NORTON, GEORGIE LEIGHTON (29 Nov. 1864-18 Aug. 1923) headed the Cleveland School of Art (see CLEVELAND INSTITUTE OF ART) for 3 decades during the critical period of its development. A native of Newton, Mass., she was the daughter of George and Emily Leighton Norton and a relative of Harvard art historian Charles Eliot Norton. After graduating from the Massachusetts Normal Art School, she became supervisor of drawing in the Medford, Mass., public schools. She was brought to Cleveland as director of the Cleveland School of Art in 1891, shortly after the termination of its unsuccessful affiliation with Western Reserve Univ. (see CASE WESTERN RESERVE). Under her tenure the school twice moved into larger quarters, first from the Case Block into the old Horace Kelley mansion on Willson Ave. (E. 55th St.), then in 1905 into a new building on Juniper at Magnolia Dr. Norton also took several initiatives to make the school's graduates more employable. She introduced a teacher training department in 1906, added ceramics to the curriculum in 1909, and set up a department of commercial art under the instruction of HENRY KELLER†. She became an aggressive fund-raiser in order to realize her goal of providing an endowment for the school, which was done in 1913. In failing health, she hand-picked Henry Turner Bailey as her successor and turned over the directorship in 1919. She continued as associate director until her death after a lingering illness. Unmarried, she was survived by a brother, Charles W. Norton, who had been associated with CSA as an assistant treasurer.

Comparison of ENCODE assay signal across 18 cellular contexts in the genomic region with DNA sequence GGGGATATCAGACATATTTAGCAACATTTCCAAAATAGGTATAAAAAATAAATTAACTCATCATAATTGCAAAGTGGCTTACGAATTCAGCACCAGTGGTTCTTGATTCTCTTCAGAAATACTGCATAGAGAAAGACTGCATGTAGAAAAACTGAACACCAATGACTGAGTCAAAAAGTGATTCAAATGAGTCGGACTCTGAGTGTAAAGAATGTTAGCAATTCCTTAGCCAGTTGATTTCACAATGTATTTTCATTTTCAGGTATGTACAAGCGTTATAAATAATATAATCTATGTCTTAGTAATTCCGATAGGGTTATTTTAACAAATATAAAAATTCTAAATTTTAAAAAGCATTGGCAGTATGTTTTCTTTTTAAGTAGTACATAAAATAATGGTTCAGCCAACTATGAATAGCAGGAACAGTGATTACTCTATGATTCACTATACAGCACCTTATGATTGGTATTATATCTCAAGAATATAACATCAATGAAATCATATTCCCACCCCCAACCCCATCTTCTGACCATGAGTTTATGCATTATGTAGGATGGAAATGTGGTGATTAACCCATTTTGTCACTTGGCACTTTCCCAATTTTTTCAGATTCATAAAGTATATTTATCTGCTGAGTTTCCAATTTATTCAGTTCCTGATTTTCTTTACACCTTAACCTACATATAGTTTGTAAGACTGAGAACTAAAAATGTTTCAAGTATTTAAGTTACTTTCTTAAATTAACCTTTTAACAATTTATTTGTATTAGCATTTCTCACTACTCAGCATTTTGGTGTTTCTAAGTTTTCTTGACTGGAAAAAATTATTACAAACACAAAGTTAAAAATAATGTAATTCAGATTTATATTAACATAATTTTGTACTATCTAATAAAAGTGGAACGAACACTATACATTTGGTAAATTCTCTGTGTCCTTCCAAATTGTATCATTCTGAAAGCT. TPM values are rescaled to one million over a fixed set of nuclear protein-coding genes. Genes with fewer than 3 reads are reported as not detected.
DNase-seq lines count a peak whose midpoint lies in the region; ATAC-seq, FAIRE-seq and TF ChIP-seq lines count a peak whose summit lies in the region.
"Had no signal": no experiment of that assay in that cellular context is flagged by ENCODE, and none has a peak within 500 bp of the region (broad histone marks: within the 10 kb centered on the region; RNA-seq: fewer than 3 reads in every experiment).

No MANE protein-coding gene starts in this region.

Last Modified: 21 Jul 1997 01:42:30 PM
Wixom, Nancy Coe. Cleveland Institute of Art: The First Hundred Years, 1881-1982 (1983).